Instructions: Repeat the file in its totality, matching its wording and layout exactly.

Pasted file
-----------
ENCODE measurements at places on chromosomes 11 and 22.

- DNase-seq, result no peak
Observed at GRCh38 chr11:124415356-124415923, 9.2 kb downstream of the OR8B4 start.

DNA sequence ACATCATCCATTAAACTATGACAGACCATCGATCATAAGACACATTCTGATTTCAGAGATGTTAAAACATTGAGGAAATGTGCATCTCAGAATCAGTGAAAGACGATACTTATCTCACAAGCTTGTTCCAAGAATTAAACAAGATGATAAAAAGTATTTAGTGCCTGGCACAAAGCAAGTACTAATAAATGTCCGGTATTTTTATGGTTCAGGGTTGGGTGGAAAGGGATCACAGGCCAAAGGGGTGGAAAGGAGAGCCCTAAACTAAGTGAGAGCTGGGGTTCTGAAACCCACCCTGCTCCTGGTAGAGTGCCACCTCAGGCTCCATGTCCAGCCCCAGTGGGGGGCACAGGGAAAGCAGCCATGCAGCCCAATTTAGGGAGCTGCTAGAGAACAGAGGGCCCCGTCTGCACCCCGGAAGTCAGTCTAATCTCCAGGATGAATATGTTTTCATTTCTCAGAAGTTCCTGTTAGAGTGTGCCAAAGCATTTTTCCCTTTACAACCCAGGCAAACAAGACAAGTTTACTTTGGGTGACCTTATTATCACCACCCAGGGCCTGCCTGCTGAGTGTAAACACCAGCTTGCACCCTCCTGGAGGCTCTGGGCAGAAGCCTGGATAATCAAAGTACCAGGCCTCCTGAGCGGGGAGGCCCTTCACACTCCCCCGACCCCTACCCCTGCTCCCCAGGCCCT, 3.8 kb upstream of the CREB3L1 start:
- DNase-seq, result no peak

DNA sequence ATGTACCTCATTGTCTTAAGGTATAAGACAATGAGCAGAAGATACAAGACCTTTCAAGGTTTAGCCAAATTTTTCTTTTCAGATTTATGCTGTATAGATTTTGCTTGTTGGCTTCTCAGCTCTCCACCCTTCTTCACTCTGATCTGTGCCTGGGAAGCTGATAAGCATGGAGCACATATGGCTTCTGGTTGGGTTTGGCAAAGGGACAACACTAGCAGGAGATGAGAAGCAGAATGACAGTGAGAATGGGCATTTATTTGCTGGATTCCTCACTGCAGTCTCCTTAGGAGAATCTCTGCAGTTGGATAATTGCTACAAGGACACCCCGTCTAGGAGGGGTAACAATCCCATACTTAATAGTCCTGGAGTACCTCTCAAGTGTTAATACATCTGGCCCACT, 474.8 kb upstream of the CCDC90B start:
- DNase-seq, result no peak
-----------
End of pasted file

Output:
ENCODE measurements at places on chromosomes 11 and 22.

- DNase-seq, result no peak
Observed at GRCh38 chr11:124415356-124415923, 9.2 kb downstream of the OR8B4 start.

DNA sequence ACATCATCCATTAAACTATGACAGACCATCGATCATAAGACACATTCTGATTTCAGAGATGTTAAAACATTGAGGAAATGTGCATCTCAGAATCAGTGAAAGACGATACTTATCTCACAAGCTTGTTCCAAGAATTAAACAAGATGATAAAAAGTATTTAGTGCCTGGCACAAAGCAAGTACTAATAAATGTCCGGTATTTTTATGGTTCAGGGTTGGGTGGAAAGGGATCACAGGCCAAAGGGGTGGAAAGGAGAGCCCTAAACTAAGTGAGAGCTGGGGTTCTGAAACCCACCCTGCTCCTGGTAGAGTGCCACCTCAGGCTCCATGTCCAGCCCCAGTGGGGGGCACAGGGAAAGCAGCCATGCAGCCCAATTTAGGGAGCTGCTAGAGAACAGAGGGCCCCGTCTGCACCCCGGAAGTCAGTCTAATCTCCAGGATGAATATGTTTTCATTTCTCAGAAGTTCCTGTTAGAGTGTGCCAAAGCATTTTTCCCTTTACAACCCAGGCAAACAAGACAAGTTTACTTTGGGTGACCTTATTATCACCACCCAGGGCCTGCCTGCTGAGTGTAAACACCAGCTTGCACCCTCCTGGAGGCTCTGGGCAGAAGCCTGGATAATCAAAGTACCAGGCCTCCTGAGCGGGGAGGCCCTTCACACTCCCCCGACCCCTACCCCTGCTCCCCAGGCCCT, 3.8 kb upstream of the CREB3L1 start:
- DNase-seq, result no peak

DNA sequence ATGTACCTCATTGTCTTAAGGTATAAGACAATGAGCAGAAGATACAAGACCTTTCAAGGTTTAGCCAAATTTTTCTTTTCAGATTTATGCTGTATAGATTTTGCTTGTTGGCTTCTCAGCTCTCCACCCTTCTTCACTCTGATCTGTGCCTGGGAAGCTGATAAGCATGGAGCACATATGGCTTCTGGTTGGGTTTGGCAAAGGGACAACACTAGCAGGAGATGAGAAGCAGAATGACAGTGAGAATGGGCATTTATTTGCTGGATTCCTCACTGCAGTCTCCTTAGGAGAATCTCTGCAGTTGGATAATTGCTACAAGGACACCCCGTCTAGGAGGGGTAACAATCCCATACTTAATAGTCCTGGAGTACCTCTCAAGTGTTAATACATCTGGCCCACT, 474.8 kb upstream of the CCDC90B start:
- DNase-seq, result no peak